The National Gallery in London is an art museum in Trafalgar Square in the City of Westminster, in Central London. Founded in 1824, it houses a collection of over 2,300 paintings dating from the mid-13th century to 1900. The Gallery is an independent charity with a collection of over 2,300 paintings dating from the mid-13th century. It is among the most visited art museums in the world, after the Metropolitan Museum of Art.

The National Gallery was first established in 1824, when the British government bought 38 paintings from the heirs of John Julius Angerstein. These works formed the basis of the collection and were displayed in Angerstein’s former home at 100 Pall Mall. The Gallery was initially housed in cramped quarters in Pall Mall and was open to the public on Sundays only. In 1828, the Gallery moved to Trafalgar Square, where it was occupied by Angerstein’s house. The new building, designed by architect William Wilkins, was completed in 1838 and quickly became too small to accommodate the growing collection. In 1841, the government acquired an adjoining building, and in 1845, they bought a third site. The National Gallery was finally able to move into its current home on Trafalgar Square in 1874.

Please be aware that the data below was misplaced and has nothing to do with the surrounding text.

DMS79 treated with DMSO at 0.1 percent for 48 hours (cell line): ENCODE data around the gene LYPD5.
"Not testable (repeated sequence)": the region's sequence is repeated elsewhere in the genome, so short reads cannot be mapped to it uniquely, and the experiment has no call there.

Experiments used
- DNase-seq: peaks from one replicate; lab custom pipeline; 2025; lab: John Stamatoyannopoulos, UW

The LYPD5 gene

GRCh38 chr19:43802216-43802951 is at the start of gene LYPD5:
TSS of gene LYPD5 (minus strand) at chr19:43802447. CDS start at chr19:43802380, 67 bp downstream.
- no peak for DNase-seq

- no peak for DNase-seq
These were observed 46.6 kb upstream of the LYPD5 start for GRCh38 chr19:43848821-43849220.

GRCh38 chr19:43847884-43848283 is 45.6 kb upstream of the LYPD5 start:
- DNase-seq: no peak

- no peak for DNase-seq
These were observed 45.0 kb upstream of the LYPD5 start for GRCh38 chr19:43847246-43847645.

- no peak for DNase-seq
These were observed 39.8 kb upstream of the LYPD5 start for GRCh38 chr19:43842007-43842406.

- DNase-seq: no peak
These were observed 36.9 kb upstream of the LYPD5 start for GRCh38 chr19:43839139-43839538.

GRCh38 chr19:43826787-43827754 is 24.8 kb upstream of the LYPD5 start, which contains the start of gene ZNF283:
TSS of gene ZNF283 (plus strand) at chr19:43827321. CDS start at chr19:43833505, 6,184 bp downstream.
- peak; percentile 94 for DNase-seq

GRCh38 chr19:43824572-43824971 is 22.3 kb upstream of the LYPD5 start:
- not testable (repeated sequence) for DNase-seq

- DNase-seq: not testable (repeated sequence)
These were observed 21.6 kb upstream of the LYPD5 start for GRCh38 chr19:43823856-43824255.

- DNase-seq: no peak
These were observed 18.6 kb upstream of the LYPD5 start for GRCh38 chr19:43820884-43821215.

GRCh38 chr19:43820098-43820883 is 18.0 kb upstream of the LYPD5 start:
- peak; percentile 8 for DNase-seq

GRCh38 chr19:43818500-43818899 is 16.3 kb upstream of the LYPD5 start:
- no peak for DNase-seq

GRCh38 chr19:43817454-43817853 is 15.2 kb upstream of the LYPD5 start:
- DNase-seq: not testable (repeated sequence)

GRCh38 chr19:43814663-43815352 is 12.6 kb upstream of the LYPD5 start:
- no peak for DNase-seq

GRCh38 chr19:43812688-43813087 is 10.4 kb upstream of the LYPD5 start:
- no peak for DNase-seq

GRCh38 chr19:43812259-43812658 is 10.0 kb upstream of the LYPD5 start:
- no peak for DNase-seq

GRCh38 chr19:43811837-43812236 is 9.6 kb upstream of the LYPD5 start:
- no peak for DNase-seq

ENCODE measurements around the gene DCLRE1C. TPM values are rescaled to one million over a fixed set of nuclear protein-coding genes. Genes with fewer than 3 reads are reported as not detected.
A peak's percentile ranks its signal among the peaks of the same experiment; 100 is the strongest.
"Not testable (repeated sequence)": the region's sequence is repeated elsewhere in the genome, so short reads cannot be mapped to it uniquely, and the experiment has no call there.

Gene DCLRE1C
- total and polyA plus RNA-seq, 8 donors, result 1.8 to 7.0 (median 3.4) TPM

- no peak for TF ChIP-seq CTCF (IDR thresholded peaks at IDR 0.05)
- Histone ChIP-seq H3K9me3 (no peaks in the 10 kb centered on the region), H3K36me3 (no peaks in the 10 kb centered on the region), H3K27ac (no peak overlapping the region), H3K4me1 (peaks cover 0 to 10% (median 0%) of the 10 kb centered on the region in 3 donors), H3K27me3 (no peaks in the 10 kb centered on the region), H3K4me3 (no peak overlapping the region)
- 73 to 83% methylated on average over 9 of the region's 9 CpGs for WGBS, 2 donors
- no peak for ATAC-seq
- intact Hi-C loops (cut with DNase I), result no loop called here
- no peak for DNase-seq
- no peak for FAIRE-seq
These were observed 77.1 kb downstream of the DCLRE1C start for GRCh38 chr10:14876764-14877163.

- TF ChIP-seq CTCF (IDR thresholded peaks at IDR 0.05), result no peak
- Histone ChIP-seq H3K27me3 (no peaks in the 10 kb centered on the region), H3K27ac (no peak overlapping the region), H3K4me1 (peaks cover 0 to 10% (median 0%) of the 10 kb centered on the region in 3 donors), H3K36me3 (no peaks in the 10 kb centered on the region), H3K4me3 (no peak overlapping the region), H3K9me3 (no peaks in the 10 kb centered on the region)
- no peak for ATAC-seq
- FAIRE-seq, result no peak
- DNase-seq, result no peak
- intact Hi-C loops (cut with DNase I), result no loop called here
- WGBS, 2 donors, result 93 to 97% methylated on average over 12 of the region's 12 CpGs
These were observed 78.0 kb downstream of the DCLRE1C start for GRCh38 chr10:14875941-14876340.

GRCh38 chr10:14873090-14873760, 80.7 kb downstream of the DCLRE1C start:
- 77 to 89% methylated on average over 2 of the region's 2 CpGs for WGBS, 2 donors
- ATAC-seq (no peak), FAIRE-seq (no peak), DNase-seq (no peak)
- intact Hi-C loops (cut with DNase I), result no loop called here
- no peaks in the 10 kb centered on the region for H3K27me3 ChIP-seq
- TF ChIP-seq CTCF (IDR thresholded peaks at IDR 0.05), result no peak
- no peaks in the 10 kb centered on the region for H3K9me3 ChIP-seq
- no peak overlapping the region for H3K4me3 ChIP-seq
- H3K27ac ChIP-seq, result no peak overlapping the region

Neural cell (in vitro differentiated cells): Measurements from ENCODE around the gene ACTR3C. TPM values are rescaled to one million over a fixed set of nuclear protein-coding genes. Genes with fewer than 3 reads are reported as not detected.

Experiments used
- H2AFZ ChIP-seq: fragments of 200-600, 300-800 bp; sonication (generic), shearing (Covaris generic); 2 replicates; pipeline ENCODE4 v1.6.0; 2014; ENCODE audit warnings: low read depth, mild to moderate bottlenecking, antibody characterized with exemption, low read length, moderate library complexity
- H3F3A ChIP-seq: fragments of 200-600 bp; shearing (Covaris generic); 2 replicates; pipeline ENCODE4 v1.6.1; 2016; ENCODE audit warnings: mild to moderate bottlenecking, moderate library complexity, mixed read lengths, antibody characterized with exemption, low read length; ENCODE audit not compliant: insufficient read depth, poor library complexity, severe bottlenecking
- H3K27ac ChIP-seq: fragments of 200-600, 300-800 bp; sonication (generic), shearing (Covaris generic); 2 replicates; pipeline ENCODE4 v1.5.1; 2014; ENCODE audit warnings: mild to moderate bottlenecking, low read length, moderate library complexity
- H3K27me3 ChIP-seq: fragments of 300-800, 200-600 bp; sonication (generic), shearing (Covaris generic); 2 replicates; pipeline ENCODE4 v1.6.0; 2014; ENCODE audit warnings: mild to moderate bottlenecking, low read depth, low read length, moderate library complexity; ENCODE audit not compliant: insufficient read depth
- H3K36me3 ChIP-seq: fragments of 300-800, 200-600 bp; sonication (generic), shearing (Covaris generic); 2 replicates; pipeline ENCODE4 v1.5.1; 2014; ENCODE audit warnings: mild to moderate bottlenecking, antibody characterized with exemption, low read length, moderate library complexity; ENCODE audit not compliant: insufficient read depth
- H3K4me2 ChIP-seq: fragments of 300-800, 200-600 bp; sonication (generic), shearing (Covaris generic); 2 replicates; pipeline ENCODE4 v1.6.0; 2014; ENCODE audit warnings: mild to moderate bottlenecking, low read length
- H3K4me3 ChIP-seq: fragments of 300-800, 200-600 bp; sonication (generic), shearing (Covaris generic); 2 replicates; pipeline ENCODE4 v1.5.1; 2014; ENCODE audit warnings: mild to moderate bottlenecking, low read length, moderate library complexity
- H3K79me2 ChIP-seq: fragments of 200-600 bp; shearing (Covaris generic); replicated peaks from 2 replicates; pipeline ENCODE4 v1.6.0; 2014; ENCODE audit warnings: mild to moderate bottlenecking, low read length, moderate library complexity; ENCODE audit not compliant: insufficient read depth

The collection of paintings at the National Gallery dates from the mid-13th century to 1900 and includes works by some of the most famous painters in the world, such as Leonardo da Vinci, Rembrandt, and Vincent van Gogh. The Gallery also has a large collection of British paintings, including works by J. M. W. Turner and John Constable. In addition to paintings, the National Gallery also has a significant collection of drawings, watercolors, prints, and photographs.

The National Gallery is open to the public every day except Monday, when it is closed. Admission to the Gallery is free, but there is a charge for some special exhibitions.